This post was updated at 9:08 a.m. PDT to add some remarks about the hearing from FCC Chairman Kevin Martin.
Those zany regulators at the Federal Communications Commission sure like to keep us guessing.
A few weeks ago, FCC Chairman Kevin Martin told reporters that he wasn't planning a follow-up hearing at Stanford University on "network management" issues raised in large part by Comcast's slowing of BitTorrent file-sharing traffic.
Sure, rumors on the blogosphere had suggested otherwise, but Martin brushed them aside, saying they may have started because he was planning to speak to an Internet law confab at its law school. (He did acknowledge that California might be a good place to hold a hearing, if the agency did decide to go that route, though.)
On Wednesday, the agency announced that it had officially changed its mind (PDF), scheduling an April 17 field hearing on the university's Palo Alto, Calif., campus.
Martin told reporters after Wednesday's FCC meeting that he hadn't been planning on having a second hearing until discussing the idea with Stanford Law Professor Larry Lessig during his visit to the campus last week.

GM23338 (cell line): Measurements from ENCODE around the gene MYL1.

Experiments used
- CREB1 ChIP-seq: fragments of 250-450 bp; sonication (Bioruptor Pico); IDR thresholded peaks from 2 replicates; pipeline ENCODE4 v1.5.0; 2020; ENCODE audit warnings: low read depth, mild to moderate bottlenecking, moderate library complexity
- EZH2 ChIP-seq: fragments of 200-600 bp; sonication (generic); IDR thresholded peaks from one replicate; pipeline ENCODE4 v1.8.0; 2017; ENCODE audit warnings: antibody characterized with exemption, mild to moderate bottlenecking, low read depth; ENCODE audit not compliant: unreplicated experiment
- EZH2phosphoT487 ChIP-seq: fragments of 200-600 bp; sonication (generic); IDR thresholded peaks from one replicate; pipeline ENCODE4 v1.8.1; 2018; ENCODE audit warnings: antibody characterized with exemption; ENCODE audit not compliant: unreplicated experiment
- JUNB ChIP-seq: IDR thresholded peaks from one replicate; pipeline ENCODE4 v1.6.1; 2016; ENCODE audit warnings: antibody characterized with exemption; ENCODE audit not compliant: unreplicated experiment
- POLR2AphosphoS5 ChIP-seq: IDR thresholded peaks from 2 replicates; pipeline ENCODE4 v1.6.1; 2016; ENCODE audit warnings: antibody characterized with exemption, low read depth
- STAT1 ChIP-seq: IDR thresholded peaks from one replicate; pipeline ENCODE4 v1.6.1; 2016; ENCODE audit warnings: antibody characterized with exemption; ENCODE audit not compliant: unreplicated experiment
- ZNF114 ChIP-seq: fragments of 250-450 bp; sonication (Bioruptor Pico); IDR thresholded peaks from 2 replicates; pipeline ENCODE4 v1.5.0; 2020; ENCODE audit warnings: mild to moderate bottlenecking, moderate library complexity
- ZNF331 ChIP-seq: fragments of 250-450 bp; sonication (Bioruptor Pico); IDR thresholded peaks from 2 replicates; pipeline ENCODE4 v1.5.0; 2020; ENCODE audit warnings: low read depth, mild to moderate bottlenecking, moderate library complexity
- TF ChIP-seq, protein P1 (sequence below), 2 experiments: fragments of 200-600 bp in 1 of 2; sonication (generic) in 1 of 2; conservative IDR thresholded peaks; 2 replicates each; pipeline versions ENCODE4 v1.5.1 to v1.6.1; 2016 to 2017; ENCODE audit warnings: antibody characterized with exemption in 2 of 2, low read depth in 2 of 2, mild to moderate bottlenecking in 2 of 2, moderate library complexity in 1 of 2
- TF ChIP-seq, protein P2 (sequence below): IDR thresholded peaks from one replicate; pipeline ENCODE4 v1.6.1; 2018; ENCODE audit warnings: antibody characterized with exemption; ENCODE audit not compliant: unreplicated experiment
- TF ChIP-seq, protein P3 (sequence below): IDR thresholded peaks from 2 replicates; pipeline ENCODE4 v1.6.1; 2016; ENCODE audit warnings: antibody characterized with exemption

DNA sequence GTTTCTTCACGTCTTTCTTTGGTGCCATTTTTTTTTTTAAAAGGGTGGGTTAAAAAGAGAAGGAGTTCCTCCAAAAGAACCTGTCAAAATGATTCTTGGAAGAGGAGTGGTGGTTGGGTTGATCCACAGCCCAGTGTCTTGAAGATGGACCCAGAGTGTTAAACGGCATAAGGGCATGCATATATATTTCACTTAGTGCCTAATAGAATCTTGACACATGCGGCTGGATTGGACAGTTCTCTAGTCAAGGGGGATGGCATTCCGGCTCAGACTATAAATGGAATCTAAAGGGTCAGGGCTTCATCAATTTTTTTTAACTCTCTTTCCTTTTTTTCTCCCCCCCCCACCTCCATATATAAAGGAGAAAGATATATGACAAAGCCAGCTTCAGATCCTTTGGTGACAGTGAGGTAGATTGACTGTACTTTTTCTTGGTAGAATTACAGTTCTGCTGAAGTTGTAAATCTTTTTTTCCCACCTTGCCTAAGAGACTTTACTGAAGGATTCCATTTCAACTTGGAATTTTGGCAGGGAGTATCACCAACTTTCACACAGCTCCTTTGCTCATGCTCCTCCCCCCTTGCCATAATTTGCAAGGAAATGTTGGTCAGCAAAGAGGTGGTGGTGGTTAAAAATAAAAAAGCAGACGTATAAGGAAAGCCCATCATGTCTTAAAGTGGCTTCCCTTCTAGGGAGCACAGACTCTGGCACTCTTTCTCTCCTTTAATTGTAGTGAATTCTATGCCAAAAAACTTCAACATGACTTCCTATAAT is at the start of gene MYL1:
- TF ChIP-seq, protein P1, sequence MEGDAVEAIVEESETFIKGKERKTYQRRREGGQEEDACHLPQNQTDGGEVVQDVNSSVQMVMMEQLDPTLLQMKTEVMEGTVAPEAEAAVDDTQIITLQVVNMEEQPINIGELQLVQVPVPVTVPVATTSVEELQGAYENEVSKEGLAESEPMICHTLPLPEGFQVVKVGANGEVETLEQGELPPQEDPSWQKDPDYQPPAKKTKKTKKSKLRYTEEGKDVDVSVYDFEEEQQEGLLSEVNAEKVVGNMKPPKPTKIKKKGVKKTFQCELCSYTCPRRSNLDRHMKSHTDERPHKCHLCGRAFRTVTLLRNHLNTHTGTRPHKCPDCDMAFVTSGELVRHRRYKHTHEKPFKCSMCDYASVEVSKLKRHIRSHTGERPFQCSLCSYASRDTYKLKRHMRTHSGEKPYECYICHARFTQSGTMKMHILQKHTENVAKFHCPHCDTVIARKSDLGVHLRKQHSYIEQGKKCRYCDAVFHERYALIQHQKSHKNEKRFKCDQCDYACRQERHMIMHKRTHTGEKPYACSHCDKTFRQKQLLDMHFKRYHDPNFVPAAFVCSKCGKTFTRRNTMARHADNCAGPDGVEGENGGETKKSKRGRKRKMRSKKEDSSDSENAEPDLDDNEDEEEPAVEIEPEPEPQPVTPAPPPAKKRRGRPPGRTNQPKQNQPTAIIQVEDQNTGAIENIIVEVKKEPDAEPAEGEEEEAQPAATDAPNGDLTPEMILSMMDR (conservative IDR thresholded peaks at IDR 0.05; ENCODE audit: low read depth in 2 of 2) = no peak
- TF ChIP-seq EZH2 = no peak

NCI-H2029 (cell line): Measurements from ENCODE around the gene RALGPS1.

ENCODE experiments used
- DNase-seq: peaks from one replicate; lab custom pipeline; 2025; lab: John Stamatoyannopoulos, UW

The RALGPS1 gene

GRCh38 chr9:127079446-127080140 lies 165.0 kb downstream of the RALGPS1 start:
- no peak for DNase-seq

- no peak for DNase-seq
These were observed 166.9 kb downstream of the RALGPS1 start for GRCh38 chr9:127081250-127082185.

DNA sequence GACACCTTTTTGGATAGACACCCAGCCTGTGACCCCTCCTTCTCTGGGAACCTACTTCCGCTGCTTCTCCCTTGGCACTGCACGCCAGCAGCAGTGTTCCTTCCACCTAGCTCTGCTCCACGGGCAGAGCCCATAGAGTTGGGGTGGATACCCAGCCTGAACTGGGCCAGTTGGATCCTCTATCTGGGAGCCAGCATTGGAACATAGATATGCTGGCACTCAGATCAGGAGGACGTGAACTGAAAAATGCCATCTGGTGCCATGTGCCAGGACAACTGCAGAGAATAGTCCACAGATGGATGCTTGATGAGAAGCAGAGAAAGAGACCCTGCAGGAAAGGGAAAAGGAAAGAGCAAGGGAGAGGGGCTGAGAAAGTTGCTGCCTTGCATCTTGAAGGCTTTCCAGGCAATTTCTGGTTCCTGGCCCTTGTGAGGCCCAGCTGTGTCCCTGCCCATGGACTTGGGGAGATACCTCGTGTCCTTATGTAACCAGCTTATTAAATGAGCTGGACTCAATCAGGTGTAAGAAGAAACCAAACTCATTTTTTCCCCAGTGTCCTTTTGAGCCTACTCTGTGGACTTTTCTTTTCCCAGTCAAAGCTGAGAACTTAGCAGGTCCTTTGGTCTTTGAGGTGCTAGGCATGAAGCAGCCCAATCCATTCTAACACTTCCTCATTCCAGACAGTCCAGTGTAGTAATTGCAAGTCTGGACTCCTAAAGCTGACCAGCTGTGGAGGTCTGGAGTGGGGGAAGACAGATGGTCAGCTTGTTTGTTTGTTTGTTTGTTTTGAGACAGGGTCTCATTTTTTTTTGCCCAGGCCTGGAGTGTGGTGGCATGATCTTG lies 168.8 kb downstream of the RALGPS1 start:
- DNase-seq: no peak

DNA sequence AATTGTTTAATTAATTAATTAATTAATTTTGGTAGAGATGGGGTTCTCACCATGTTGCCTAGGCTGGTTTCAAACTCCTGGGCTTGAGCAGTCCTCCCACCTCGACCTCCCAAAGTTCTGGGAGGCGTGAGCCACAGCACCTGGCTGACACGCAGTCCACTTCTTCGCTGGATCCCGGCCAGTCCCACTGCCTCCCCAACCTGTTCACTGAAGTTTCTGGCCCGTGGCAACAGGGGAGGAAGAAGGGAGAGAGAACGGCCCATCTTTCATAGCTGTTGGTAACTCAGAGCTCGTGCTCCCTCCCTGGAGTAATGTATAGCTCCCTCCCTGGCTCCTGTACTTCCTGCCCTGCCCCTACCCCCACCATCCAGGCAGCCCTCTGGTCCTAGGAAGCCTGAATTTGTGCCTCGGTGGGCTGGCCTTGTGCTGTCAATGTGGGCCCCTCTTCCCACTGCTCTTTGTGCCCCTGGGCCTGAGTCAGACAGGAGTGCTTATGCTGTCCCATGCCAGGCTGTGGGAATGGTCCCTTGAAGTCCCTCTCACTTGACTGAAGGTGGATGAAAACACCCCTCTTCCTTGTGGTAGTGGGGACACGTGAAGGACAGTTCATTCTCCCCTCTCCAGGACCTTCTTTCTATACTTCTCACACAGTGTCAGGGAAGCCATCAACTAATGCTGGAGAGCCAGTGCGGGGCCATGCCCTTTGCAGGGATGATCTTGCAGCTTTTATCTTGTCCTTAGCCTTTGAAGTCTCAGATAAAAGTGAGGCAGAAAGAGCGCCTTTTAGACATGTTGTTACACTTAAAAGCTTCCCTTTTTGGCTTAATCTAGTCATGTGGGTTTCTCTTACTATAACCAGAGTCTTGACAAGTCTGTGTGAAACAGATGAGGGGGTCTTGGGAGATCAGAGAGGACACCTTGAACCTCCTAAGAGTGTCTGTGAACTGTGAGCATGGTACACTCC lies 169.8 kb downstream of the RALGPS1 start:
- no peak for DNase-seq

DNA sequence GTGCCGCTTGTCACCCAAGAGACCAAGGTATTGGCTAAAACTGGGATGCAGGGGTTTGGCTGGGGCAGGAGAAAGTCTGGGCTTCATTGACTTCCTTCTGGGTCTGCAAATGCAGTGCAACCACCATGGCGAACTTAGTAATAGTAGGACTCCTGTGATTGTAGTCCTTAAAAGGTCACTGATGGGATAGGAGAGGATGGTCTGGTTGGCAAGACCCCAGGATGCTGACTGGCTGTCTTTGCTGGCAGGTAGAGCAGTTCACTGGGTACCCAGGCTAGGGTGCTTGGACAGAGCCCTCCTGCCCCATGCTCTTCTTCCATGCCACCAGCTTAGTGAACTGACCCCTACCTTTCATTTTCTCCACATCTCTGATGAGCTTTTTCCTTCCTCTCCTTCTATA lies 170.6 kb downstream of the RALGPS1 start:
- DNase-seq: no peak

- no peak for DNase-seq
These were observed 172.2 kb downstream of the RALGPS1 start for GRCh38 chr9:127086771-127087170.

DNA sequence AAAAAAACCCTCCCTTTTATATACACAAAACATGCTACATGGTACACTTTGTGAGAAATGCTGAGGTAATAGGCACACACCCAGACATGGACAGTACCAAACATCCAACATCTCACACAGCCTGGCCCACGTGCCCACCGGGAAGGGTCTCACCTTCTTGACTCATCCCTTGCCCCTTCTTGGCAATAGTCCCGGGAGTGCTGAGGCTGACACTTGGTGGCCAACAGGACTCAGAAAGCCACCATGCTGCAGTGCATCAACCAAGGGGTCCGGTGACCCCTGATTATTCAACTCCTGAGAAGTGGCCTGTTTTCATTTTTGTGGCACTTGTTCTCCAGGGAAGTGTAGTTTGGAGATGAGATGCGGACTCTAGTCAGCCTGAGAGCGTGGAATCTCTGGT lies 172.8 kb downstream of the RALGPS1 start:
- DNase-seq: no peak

The commission hasn't yet said who will be speaking at the event or what time it will be starting, but those details should be on the way soon.
At its first field hearing on the topic in Cambridge, Mass., last month, the five commissioners heard from Comcast, BitTorrent, and Verizon representatives, as well as academics from the Massachusetts Institute of Technology and Harvard Law School, among others.
The FCC indicated that the second hearing will cover similar territory, though it did not go into specifics in its Wednesday statement. The agency is currently weighing how--and whether--to define what constitutes "reasonable" network management by Internet service providers.
Martin also said Wednesday that the hearing would affect the agency's timetable for acting on a pending complaint against Comcast's network management practices, which he said he hoped would occur by the end of the second quarter.
As with the Cambridge hearing, this event is set to be open to the public on a first-come, first-served basis. Seats filled up fast at Harvard--some of them, admittedly, filled by sleepy line standers Comcast had hired--so it might be a good idea to show up early for the Palo Alto event, if you plan on attending.
The FCC is also continuing to accept public comments on broadband network management practices through its Web site.